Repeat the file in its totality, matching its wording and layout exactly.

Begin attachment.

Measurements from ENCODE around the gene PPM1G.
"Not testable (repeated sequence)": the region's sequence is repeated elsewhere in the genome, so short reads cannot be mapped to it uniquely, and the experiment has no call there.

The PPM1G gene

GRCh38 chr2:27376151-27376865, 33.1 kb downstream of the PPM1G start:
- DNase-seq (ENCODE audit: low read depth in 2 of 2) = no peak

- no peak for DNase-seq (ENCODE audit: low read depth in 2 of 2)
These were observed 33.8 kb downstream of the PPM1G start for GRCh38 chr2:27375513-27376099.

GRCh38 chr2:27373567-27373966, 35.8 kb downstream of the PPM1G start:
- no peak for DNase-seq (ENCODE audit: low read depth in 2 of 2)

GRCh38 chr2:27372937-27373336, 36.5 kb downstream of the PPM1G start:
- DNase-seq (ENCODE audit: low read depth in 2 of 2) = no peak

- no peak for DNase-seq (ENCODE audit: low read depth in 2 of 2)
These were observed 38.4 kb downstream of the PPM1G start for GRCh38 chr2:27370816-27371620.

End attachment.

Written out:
Measurements from ENCODE around the gene PPM1G.
"Not testable (repeated sequence)": the region's sequence is repeated elsewhere in the genome, so short reads cannot be mapped to it uniquely, and the experiment has no call there.

The PPM1G gene

GRCh38 chr2:27376151-27376865, 33.1 kb downstream of the PPM1G start:
- DNase-seq (ENCODE audit: low read depth in 2 of 2) = no peak

- no peak for DNase-seq (ENCODE audit: low read depth in 2 of 2)
These were observed 33.8 kb downstream of the PPM1G start for GRCh38 chr2:27375513-27376099.

GRCh38 chr2:27373567-27373966, 35.8 kb downstream of the PPM1G start:
- no peak for DNase-seq (ENCODE audit: low read depth in 2 of 2)

GRCh38 chr2:27372937-27373336, 36.5 kb downstream of the PPM1G start:
- DNase-seq (ENCODE audit: low read depth in 2 of 2) = no peak

- no peak for DNase-seq (ENCODE audit: low read depth in 2 of 2)
These were observed 38.4 kb downstream of the PPM1G start for GRCh38 chr2:27370816-27371620.